Seems like a pretty fair deal, given the alternative of living in an apocalyptic hellscape with runaway temperatures, droughts, famine, et cetera.
This article from Yale Environment 360 is so good, I'm going to quote whole blocks of it at length. Even though it was authored in 2019, I still feel like sections are worth screaming from the mountain top. To wit:
A global effort to transition to 100 percent renewable energy by 2050 would cost nations $73 trillion upfront — but the expense will pay for itself in under seven years, according to a new report from researchers at Stanford University. The study also found that the shift to a zero-carbon global economy would create 28.6 million more full-time jobs than if nations continue their current reliance on fossil fuels.
The report, published in the journal One Earth, presents detailed roadmaps for how 143 countries that account for 99.7 percent of all global greenhouse gas emissions could successfully transition to 100 percent renewable energy by 2050. The report is a follow up to a 2015 study by the same research team that generated state-by-state plans for the United States, findings that helped lay the groundwork for the Democratic Party’s proposed Green New Deal.
A 7-year payback with 28.6 million full-time clean energy jobs? What the hell are we waiting for?! Those kind of infrastructure numbers are eye-popping and could wean the world from the dirty grip of coal, oil, and gas.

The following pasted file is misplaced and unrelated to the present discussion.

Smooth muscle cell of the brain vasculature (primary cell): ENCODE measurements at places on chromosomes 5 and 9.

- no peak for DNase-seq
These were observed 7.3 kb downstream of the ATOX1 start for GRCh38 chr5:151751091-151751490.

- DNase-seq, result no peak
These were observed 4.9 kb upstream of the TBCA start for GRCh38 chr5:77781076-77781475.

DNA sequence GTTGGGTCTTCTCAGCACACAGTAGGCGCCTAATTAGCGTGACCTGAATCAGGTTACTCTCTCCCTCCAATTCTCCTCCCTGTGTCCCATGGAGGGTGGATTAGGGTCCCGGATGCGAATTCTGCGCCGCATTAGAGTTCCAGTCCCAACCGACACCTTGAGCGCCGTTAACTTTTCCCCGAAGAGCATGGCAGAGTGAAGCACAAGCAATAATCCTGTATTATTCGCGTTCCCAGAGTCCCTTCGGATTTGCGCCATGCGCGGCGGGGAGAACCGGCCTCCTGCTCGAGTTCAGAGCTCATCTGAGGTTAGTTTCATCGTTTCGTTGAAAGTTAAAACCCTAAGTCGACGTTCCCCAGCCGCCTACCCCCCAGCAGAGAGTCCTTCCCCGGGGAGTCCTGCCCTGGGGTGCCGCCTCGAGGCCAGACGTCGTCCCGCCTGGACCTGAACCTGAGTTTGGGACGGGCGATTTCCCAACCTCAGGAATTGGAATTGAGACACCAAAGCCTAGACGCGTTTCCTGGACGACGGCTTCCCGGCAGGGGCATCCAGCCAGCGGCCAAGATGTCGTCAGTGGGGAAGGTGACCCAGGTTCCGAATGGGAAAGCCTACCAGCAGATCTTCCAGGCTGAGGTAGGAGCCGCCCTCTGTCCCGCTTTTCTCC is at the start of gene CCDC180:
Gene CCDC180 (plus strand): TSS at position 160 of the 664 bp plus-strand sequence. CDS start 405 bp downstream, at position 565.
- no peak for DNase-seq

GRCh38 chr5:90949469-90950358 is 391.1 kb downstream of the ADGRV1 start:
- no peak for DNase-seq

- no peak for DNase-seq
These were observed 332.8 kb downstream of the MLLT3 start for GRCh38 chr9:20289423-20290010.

I see nothing but positives.
What's $7.8 trillion among friends?
In the U.S., reaching 100 percent renewable energy by 2050 will require an investment of $7.8 trillion. It will involve building 288,000 new 5-megawatt (MW) wind turbines and 16,000 100-MW solar farms on 1.08 percent of U.S. land (85 percent of that land will be used for spacing purposes, and could serve other functions, such as for farmland). Such an initiative would create 3.1 million more jobs than if the U.S. stayed on a business-as-usual trajectory, and would save 63,000 lives from air pollution every year, the report said. The decarbonization plan would also reduce energy costs by $1.3 trillion per year, because renewable energy is cheaper to generate over time than fossil fuels. In addition, the plan would cut health and climate costs by $700 billion and $3.1 trillion annually, respectively, compared to current fossil fuel infrastructure.
A $7.8 trillion investment on 1.08% of U.S. land could bring energy independence, clean jobs, and national security? AND it can be paid back in 7-years?
There's literally no downside here, which is precisely why it won't be funded by our broken U.S. Government.